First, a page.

Much talk is heard today about the advantages of putting your house in a trust. Is there a prevailing benefit to having your home in a trust? How does it benefit you and your heirs? Are there any drawbacks? If I have my home in a trust, do I still need a Will? We will try to sort out these issues for you in an understandable and easy to follow way.
Why would I want to put my house in a trust?
The first and most common reason for putting your house in a trust is to avoid probate.
Probate is a time consuming and sometimes expensive prospect and the ability to exempt your house from the process can be a real benefit. Probate can vastly slow down your beneficiaries’ ability to utilize or sell the property. Since for many their home is the major part of their estate, inability to access this asset can be a serious negative for your family. You will have added fees generated by the need to pay for drafting a deed to transfer the property.
Secondly, there is a great benefit to your beneficiaries in avoiding capital gains taxes.
Often older people want to give their property to their children while they are still living so they can move on to enjoy their retirement. In theory, this seems to make sense. Your children have families of their own and need a larger home, whereas your house is now too big for you, and ties you down to more responsibility than you want to deal with. However, if you gift your property to your children during your lifetime, they do not receive a step up in basis. This means that should they need to sell the property, there could potentially be a large capital gains tax that benefits no one, not to mention the need to file a gift tax return. If, however, you place your property in a trust, your children can still enjoy the larger home and you can go off and enjoy your later years, but the title to the property does not transfer until your death, and your children receive a step up in basis and avoid a potentially huge tax bill.
Third, you can put multiple properties in the same trust.
If you own more than one home or other real estate, you do not need to have a separate trust drawn up for each property. Multiple properties, and other assets as well, can be placed in a single trust and be handled by the same trustee.
A fourth consideration is privacy.
Probate is a public process. Your estate and its value are available for all to see. Trusts are private and will not be available for the public to scrutinize.
Fifth, it can protect your assets.
Depending on the type of trust you create, placing your home in trust can effectively reduce the value of your estate, allowing you to qualify for Medicaid assistance and asset protection should you need it. Not all types of trusts will accomplish this outcome, so if this is one of your concerns, be sure to talk to your estate planning professional about it in detail.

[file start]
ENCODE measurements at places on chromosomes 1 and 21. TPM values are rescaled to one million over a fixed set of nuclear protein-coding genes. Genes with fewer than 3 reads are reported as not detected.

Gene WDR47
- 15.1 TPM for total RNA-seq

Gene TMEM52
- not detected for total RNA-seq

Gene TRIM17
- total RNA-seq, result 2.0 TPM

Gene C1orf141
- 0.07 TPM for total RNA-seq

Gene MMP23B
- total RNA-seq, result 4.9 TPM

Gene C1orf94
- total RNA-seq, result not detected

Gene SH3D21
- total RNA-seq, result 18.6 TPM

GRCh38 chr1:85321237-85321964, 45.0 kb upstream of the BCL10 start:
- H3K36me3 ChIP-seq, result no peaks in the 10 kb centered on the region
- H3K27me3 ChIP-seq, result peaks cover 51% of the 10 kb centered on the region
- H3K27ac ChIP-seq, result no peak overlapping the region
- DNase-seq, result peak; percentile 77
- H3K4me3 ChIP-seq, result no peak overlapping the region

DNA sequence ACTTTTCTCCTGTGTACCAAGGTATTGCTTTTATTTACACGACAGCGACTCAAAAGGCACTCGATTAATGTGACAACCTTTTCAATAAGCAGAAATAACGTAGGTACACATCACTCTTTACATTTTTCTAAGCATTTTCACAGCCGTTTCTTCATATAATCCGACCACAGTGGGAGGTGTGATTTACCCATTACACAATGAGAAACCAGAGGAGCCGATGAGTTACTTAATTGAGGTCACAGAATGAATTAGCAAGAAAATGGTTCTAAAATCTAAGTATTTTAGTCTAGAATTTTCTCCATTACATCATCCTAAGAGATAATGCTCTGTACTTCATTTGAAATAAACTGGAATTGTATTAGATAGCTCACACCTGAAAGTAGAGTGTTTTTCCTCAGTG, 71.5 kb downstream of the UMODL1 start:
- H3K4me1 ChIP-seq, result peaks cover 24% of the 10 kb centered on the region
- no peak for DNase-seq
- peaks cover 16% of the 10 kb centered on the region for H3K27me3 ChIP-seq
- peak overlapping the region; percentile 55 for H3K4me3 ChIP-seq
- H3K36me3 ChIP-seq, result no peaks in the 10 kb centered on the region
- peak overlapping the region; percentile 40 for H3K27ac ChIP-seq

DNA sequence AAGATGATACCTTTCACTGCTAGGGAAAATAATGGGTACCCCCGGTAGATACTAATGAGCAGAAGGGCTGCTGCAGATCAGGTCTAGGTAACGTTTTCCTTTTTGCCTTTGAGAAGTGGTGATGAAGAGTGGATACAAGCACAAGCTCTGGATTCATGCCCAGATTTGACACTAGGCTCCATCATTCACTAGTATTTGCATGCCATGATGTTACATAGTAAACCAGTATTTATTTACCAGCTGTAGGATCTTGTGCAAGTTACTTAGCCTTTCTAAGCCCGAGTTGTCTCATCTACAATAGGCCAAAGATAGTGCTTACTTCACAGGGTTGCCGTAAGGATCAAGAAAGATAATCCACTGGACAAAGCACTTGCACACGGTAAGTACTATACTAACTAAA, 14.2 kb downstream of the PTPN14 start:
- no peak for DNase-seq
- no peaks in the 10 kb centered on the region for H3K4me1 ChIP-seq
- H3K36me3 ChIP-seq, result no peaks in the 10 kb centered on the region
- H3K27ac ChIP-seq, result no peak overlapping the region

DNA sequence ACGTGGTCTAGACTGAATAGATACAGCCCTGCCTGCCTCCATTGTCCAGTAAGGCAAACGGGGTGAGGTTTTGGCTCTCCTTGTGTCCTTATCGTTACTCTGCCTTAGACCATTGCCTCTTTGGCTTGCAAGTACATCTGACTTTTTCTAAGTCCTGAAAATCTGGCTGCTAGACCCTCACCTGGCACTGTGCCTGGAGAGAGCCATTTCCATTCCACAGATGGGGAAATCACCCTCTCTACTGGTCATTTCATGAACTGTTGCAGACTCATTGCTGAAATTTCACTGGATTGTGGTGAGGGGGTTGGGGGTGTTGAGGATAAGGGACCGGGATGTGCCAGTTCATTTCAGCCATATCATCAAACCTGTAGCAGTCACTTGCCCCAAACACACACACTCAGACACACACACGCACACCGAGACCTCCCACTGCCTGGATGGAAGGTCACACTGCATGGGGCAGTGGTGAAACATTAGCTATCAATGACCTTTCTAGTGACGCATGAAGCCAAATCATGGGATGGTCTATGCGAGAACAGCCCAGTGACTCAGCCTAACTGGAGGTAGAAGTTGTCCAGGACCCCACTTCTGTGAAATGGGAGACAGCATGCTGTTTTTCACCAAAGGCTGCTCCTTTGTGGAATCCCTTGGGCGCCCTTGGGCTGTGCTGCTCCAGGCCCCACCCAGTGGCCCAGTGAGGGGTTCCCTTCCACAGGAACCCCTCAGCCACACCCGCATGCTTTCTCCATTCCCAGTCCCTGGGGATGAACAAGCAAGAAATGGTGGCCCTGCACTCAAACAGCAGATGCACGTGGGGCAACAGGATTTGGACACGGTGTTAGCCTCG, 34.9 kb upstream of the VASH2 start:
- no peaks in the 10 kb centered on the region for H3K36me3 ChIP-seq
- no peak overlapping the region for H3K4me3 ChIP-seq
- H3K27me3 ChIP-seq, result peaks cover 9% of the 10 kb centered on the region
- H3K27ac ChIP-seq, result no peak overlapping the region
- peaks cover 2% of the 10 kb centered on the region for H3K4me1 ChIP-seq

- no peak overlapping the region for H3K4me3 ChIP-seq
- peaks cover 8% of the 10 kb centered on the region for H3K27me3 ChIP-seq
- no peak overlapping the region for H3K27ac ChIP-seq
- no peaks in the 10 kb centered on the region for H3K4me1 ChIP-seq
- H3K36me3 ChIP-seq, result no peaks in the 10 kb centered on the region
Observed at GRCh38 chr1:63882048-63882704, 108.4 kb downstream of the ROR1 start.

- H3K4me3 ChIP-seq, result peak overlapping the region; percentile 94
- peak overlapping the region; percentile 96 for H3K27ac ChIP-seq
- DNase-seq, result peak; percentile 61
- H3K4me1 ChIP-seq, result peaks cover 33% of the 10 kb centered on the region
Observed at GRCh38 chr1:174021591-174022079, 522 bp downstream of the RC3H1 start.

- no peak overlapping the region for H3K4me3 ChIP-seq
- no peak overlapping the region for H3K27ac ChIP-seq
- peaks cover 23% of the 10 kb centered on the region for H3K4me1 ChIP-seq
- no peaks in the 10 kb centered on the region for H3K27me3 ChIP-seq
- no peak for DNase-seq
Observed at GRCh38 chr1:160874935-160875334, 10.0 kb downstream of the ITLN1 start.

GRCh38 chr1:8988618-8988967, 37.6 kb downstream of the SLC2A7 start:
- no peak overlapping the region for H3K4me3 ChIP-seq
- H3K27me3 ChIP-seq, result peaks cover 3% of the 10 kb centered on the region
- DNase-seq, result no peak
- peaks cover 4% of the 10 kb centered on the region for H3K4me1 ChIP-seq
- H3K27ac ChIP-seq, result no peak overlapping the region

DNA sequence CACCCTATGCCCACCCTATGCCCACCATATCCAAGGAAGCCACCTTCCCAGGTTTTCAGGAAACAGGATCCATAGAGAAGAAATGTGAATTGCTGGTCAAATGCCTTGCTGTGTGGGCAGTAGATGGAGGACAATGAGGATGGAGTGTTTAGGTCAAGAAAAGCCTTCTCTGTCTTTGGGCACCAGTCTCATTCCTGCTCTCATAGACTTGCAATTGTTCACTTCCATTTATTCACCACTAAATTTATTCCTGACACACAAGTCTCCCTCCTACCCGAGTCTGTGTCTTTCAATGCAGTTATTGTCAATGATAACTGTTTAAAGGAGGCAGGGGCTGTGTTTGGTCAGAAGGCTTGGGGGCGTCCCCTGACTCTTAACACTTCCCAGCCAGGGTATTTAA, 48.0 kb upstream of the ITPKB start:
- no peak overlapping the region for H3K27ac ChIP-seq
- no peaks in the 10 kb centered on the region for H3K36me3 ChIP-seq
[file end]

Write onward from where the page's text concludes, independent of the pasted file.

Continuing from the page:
Lastly, trusts can offer more flexibility.
If you have a revocable living trust, you can add or remove assets from the trust as long as you are in control of it. You can sell your home and buy another, or place newly acquired properties into the trust. You can even dissolve the trust altogether. (Of course, if you do, you will lose the benefits the trust offered you.) A revocable living trust becomes irrevocable when you die, so the terms cannot be changed by anyone after your death. A will is much less flexible to change and often would require a complete re-write or a codicil should a change be needed.
What are the downsides of putting my house in a trust?
The first consideration is cost.
The costs involved with creating a trust, and the continued cost of maintaining that trust, are usually significantly higher than just drawing up a Will. In addition, depending on the makeup of your estate, you will likely also want to have a Will created to deal with other aspects of your estate, so you will have that cost as well. This is especially true if you have minor children (or pets) to consider. You will need to provide for the continued care and support of your charges, and that is normally handled in your Will.
Secondly, trusts are extra work on the front end.
Getting things set up and transferred takes more work and expense on the front end rather than leaving it to other people to do the work after you die.
Third, other assets might still go through probate.
Although assets placed in trust avoid the probate process, anything that was not transferred to the trust may still need to go through probate. It is important to make sure the transfers are done correctly to avoid having assets that must go through the probate process.
So how do I decide?
The bottom line is, your decision to choose a trust as part of your estate planning depends on your goals. The details can be complex and your best plan is to work with an expert estate planning professional like those at Siedentopf Law.